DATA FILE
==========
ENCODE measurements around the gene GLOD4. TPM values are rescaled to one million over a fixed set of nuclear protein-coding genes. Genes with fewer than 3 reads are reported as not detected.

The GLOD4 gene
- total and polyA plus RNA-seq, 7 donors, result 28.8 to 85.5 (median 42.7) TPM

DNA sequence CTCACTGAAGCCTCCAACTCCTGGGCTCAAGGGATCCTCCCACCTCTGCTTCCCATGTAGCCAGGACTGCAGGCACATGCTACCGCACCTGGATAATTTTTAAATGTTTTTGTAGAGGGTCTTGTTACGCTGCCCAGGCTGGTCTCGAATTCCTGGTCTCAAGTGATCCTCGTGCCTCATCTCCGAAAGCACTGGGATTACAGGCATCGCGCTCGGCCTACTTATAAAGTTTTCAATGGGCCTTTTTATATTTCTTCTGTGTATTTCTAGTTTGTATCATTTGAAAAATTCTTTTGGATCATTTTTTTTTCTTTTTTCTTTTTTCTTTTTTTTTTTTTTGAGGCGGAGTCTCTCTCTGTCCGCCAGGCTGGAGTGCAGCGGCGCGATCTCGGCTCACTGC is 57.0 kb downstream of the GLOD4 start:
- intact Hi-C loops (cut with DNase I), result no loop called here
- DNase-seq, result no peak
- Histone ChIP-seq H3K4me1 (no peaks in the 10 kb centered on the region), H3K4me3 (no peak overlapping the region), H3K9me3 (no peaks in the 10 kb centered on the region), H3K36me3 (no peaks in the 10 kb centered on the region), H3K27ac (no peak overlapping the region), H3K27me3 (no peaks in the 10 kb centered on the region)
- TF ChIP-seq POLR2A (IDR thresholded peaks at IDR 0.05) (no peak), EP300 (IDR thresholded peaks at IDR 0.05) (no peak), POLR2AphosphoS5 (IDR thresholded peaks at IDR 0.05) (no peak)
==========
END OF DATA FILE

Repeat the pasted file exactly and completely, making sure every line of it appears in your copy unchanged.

ENCODE measurements around the gene GLOD4. TPM values are rescaled to one million over a fixed set of nuclear protein-coding genes. Genes with fewer than 3 reads are reported as not detected.

The GLOD4 gene
- total and polyA plus RNA-seq, 7 donors, result 28.8 to 85.5 (median 42.7) TPM

DNA sequence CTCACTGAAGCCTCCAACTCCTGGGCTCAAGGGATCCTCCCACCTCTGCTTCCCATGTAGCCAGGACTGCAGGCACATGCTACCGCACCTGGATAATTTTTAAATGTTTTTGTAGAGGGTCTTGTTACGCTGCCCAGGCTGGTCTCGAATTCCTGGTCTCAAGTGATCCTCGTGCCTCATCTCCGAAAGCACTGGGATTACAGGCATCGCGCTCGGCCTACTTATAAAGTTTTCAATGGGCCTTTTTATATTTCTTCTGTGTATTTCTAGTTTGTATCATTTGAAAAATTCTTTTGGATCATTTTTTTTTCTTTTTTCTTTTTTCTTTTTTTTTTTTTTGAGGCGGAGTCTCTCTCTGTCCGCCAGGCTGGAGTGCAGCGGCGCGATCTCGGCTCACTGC is 57.0 kb downstream of the GLOD4 start:
- intact Hi-C loops (cut with DNase I), result no loop called here
- DNase-seq, result no peak
- Histone ChIP-seq H3K4me1 (no peaks in the 10 kb centered on the region), H3K4me3 (no peak overlapping the region), H3K9me3 (no peaks in the 10 kb centered on the region), H3K36me3 (no peaks in the 10 kb centered on the region), H3K27ac (no peak overlapping the region), H3K27me3 (no peaks in the 10 kb centered on the region)
- TF ChIP-seq POLR2A (IDR thresholded peaks at IDR 0.05) (no peak), EP300 (IDR thresholded peaks at IDR 0.05) (no peak), POLR2AphosphoS5 (IDR thresholded peaks at IDR 0.05) (no peak)